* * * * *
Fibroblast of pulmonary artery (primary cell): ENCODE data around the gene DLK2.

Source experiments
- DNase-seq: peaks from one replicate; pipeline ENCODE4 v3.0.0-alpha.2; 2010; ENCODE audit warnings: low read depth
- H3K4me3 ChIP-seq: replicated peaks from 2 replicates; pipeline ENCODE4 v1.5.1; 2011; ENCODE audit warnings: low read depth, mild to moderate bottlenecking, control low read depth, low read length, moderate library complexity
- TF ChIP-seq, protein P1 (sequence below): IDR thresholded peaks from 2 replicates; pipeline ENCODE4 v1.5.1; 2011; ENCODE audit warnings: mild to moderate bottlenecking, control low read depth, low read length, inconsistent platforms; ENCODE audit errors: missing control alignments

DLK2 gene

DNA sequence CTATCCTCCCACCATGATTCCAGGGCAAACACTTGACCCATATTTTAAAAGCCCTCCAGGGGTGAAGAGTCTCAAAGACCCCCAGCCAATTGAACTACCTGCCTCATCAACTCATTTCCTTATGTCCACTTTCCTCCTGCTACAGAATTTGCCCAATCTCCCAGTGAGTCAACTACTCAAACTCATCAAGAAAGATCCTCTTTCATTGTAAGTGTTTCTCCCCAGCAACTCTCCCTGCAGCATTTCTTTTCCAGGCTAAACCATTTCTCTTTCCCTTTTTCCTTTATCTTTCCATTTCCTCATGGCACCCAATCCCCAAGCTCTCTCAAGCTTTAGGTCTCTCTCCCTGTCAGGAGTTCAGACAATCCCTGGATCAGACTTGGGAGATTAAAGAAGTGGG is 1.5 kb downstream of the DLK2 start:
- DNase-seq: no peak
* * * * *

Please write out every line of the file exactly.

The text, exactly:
Fibroblast of pulmonary artery (primary cell): ENCODE data around the gene DLK2.

Source experiments
- DNase-seq: peaks from one replicate; pipeline ENCODE4 v3.0.0-alpha.2; 2010; ENCODE audit warnings: low read depth
- H3K4me3 ChIP-seq: replicated peaks from 2 replicates; pipeline ENCODE4 v1.5.1; 2011; ENCODE audit warnings: low read depth, mild to moderate bottlenecking, control low read depth, low read length, moderate library complexity
- TF ChIP-seq, protein P1 (sequence below): IDR thresholded peaks from 2 replicates; pipeline ENCODE4 v1.5.1; 2011; ENCODE audit warnings: mild to moderate bottlenecking, control low read depth, low read length, inconsistent platforms; ENCODE audit errors: missing control alignments

DLK2 gene

DNA sequence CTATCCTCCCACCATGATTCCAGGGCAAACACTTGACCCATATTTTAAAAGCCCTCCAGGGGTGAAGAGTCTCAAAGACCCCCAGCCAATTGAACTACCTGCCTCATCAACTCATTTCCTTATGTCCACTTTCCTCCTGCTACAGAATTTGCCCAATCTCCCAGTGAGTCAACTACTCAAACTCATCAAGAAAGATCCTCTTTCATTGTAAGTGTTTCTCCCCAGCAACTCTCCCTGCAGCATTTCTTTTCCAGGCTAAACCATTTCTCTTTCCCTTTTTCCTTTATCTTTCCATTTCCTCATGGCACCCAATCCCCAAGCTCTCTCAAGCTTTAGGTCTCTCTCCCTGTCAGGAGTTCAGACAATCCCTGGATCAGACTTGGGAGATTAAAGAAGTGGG is 1.5 kb downstream of the DLK2 start:
- DNase-seq: no peak